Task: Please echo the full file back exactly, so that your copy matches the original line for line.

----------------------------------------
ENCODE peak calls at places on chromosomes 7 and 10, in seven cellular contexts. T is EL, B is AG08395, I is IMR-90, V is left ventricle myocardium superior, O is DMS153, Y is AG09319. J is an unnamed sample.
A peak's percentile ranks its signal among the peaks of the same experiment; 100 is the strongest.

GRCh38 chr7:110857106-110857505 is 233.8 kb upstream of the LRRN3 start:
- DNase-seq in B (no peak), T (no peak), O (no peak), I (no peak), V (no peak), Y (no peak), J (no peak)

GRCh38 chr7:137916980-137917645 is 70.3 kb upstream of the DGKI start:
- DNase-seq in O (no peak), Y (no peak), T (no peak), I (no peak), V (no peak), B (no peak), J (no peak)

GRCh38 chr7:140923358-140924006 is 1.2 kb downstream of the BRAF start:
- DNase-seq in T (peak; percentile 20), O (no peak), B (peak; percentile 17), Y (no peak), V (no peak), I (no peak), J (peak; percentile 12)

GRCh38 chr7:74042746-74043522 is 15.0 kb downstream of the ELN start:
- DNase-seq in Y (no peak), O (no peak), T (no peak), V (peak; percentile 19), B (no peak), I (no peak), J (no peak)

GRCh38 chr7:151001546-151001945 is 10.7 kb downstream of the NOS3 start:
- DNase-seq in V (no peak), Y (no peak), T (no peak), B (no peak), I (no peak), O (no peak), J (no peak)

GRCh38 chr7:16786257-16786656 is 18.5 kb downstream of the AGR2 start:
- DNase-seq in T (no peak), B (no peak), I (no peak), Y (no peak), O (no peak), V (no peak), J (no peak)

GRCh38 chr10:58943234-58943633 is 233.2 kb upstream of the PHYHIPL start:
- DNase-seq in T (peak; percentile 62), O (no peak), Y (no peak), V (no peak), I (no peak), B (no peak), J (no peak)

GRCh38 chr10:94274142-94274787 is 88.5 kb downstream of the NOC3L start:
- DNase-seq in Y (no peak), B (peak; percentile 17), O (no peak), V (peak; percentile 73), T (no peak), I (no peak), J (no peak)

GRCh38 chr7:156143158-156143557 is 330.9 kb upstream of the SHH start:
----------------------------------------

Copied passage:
ENCODE peak calls at places on chromosomes 7 and 10, in seven cellular contexts. T is EL, B is AG08395, I is IMR-90, V is left ventricle myocardium superior, O is DMS153, Y is AG09319. J is an unnamed sample.
A peak's percentile ranks its signal among the peaks of the same experiment; 100 is the strongest.

GRCh38 chr7:110857106-110857505 is 233.8 kb upstream of the LRRN3 start:
- DNase-seq in B (no peak), T (no peak), O (no peak), I (no peak), V (no peak), Y (no peak), J (no peak)

GRCh38 chr7:137916980-137917645 is 70.3 kb upstream of the DGKI start:
- DNase-seq in O (no peak), Y (no peak), T (no peak), I (no peak), V (no peak), B (no peak), J (no peak)

GRCh38 chr7:140923358-140924006 is 1.2 kb downstream of the BRAF start:
- DNase-seq in T (peak; percentile 20), O (no peak), B (peak; percentile 17), Y (no peak), V (no peak), I (no peak), J (peak; percentile 12)

GRCh38 chr7:74042746-74043522 is 15.0 kb downstream of the ELN start:
- DNase-seq in Y (no peak), O (no peak), T (no peak), V (peak; percentile 19), B (no peak), I (no peak), J (no peak)

GRCh38 chr7:151001546-151001945 is 10.7 kb downstream of the NOS3 start:
- DNase-seq in V (no peak), Y (no peak), T (no peak), B (no peak), I (no peak), O (no peak), J (no peak)

GRCh38 chr7:16786257-16786656 is 18.5 kb downstream of the AGR2 start:
- DNase-seq in T (no peak), B (no peak), I (no peak), Y (no peak), O (no peak), V (no peak), J (no peak)

GRCh38 chr10:58943234-58943633 is 233.2 kb upstream of the PHYHIPL start:
- DNase-seq in T (peak; percentile 62), O (no peak), Y (no peak), V (no peak), I (no peak), B (no peak), J (no peak)

GRCh38 chr10:94274142-94274787 is 88.5 kb downstream of the NOC3L start:
- DNase-seq in Y (no peak), B (peak; percentile 17), O (no peak), V (peak; percentile 73), T (no peak), I (no peak), J (no peak)

GRCh38 chr7:156143158-156143557 is 330.9 kb upstream of the SHH start: